There’s a beautiful Latin hymn that is sometimes sung on the anniversary of the dedication of a church:
Locus iste a Deo factus est: This place was made by God!
Every time I visit this beautiful cathedral of Saint Patrick, look up at the splendid ceiling and see the colourful light spilling in through the stained glasses windows, I cannot help thinking: “This place was made by God”!
People who come here – of various Christian traditions, other faiths, even people who profess no particular faith or belief – are touched by the beauty of this place, because the Cathedral points us to something beyond our senses: to the Transcendent God, ‘Three in One and One in Three’, who is Truth and Beauty itself.
Visiting Saint Patrick’s Cathedral is not like entering a museum or art gallery. This is the Lord’s house; it is a living space of prayer which is deeply sacred. For a century and a half, people have come here to lift their hearts and minds to God: in praise and thanksgiving; in sorrow and petition and intercession. I think of all the baptisms, the first communion and confirmation ceremonies, the weddings and funerals that have taken place here. Imagine the millions of prayers that have been offered up here in times of joy and sadness; worry and happiness. I think of all the candles lit quietly in prayer, and faithful people asking God’s help with important relationships, decisions or exams; placing their hopes and fears before God.
The foundation stone of the Cathedral was laid by Archbishop William Crolly on Saint Patrick’s Day, 1840. There is a plaque just here on the sanctuary steps which commemorates that joyful moment for the Catholics of Ireland. That was like a renaissance moment after Catholic Emancipation – to have our own Cathedral here in Armagh, the see of Saint Patrick, after centuries of discrimination and exclusion. No wonder twenty to thirty thousand people turned up for the occasion!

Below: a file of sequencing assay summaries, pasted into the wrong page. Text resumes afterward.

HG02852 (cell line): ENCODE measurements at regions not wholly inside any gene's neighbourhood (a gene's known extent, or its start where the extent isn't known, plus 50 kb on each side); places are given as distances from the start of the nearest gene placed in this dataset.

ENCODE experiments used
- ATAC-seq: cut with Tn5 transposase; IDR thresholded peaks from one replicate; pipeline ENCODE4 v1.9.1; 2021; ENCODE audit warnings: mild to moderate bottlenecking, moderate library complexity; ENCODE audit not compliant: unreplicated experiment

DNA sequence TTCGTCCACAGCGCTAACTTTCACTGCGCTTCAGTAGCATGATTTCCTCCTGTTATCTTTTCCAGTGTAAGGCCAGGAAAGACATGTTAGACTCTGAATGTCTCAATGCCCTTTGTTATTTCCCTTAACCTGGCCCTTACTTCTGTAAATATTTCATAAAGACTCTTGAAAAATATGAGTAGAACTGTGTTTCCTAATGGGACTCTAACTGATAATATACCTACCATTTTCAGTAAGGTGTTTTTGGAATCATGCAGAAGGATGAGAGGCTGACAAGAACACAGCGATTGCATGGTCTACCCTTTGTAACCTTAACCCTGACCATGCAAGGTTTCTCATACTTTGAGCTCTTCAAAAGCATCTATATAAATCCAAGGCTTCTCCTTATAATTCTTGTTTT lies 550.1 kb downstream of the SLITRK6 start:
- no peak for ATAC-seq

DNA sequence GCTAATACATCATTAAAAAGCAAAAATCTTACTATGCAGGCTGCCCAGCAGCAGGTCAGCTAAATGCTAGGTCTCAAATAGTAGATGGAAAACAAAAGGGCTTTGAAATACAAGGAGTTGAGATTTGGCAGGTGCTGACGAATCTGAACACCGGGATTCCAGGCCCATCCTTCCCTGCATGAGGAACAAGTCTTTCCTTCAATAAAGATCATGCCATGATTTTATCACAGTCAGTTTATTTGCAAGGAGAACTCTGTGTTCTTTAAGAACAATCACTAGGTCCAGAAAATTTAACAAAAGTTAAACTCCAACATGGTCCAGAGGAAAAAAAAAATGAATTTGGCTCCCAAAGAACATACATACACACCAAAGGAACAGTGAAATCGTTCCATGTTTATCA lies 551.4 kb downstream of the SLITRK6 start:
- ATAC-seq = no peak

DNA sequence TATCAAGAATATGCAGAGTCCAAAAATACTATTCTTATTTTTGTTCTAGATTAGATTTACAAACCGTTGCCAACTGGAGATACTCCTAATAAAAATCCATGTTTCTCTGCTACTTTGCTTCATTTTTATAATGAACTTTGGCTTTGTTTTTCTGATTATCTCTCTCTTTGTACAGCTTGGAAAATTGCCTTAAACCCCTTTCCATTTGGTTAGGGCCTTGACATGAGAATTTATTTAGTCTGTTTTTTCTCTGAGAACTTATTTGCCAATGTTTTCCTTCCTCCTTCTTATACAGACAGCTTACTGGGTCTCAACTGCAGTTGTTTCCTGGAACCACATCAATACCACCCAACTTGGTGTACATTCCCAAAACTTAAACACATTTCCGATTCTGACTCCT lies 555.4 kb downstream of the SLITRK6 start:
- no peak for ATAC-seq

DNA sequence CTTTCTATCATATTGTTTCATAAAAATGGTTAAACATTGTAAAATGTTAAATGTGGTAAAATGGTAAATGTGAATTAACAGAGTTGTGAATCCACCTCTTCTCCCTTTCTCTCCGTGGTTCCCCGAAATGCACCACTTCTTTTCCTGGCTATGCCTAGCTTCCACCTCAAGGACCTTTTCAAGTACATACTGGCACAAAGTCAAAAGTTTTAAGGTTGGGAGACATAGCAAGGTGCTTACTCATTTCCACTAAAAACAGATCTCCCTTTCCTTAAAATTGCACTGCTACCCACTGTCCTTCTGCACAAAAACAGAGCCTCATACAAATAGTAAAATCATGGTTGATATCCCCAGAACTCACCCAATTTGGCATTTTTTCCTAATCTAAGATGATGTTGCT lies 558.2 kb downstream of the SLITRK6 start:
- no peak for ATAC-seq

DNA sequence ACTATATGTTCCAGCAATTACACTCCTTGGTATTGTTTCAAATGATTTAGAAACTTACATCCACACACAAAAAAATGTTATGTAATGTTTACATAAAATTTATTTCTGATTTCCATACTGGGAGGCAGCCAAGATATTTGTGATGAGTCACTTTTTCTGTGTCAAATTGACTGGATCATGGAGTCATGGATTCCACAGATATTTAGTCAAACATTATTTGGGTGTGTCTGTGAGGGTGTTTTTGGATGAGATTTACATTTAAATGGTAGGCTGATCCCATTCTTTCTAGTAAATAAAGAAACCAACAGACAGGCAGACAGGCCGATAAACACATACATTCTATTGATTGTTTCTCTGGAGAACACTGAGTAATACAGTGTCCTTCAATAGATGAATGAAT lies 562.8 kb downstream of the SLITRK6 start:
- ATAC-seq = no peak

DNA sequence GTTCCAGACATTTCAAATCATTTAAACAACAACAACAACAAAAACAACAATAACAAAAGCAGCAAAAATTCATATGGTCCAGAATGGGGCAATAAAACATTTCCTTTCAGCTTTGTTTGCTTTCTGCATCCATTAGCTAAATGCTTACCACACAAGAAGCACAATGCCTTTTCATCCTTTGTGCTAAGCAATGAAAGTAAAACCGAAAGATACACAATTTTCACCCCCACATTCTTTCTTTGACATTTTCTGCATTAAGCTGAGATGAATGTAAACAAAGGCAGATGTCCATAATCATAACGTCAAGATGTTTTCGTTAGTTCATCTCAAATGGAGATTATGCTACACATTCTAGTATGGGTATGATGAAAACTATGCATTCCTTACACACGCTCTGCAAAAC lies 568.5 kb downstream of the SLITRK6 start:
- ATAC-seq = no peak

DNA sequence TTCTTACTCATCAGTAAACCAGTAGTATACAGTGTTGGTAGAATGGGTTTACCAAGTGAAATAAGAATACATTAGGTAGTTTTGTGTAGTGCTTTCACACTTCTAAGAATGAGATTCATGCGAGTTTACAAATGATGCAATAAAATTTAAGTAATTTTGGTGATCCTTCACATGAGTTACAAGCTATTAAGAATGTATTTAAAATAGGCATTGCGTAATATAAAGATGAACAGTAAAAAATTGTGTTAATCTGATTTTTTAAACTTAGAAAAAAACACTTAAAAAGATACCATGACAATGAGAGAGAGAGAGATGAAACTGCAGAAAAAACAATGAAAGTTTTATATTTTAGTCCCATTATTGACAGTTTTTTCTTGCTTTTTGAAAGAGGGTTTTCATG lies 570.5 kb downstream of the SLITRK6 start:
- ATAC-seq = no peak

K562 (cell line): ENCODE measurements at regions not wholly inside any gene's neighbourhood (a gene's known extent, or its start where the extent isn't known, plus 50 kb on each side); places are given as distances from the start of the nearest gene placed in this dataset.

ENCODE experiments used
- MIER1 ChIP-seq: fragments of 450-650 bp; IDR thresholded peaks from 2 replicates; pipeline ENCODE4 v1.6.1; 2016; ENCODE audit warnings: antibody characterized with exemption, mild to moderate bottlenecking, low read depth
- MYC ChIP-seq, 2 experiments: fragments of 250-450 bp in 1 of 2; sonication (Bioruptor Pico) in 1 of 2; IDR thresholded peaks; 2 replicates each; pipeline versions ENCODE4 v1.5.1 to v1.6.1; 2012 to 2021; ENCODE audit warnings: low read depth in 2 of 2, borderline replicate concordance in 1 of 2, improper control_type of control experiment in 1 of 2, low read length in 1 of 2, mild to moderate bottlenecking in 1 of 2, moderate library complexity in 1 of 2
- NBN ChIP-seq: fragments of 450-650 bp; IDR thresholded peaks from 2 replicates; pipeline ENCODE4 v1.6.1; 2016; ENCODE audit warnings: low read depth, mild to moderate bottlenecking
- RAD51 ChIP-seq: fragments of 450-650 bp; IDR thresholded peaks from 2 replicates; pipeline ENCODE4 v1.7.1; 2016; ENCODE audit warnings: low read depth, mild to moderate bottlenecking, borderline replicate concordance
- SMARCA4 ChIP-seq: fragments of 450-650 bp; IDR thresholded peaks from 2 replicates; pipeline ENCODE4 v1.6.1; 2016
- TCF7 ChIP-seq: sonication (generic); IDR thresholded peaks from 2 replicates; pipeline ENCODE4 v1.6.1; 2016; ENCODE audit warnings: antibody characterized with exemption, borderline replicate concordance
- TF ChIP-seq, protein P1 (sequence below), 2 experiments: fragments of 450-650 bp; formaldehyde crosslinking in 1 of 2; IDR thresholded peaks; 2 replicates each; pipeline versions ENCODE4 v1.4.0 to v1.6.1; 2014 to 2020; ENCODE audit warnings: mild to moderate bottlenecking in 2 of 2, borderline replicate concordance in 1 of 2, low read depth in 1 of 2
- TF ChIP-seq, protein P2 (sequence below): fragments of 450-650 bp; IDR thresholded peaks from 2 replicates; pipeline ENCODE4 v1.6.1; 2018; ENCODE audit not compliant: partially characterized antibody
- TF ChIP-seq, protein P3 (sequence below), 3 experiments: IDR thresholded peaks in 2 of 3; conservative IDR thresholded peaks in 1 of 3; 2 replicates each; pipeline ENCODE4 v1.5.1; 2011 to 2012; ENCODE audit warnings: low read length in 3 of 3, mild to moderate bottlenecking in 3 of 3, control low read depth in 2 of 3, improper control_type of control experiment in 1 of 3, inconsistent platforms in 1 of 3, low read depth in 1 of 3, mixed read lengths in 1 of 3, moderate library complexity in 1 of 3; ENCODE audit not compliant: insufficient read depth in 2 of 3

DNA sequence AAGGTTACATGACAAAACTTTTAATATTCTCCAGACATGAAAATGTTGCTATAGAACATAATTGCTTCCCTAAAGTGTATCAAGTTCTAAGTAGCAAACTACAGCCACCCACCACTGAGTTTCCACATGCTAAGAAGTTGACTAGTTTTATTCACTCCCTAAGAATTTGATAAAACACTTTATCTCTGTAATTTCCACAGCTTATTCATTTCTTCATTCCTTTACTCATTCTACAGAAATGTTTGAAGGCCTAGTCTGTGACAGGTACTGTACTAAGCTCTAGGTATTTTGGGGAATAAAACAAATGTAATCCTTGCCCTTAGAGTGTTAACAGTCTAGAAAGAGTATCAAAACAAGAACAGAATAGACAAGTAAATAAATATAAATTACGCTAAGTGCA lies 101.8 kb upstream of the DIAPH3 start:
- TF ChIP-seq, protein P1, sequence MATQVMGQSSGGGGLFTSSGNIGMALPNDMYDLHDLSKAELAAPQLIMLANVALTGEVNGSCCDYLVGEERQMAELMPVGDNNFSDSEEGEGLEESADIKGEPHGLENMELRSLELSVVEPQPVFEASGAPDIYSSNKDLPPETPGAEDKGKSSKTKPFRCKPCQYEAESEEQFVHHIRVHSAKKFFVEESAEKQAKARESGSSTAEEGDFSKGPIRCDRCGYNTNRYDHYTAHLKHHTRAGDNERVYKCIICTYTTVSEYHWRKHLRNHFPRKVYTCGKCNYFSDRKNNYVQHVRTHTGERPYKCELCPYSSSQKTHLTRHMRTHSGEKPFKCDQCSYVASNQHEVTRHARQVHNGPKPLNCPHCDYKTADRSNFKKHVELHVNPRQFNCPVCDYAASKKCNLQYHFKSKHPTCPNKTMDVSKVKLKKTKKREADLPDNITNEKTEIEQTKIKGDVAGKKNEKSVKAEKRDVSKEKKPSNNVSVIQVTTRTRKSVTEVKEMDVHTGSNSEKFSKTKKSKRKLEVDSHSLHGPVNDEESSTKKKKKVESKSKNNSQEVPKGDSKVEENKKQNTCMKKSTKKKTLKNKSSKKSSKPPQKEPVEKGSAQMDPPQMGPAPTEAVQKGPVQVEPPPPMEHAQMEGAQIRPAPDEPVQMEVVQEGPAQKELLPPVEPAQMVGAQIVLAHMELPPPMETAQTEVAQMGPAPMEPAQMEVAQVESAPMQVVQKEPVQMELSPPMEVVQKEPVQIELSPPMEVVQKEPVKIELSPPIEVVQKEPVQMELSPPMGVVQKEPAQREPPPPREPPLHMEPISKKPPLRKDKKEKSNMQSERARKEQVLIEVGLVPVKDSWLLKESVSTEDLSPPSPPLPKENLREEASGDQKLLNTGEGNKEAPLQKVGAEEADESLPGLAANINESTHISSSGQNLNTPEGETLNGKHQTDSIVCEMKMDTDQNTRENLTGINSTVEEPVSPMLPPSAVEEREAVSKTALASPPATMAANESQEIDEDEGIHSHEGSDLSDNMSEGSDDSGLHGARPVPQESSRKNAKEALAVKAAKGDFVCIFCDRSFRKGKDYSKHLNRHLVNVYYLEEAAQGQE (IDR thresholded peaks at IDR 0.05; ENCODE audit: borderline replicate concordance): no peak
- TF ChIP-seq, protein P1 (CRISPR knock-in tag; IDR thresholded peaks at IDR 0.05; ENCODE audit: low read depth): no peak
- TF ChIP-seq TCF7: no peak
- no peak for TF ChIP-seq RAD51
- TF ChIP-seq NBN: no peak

But sadly, within a few years, the Great Famine hit Ireland and work on the new cathedral had to be suspended; the funds raised were distributed for the relief of the poor – Archbishop Crolly himself died of cholera in Drogheda on Good Friday in 1849. His body was taken back here to Armagh and he was laid to rest near this very spot in his unfinished cathedral.
It wasn’t until six years later, at Easter 1854, that the construction recommenced under the leadership of Primate Joseph Dixon, with a new architect and a revised design. But Primate Dixon himself died unexpectedly before the work was finished and it fell to Archbishop Daniel McGettigan to complete the Cathedral. He declared Sunday 24 August 1873 as the day of opening and dedication. Massive crowds from all over Ireland, and beyond, gathered in Armagh for the occasion.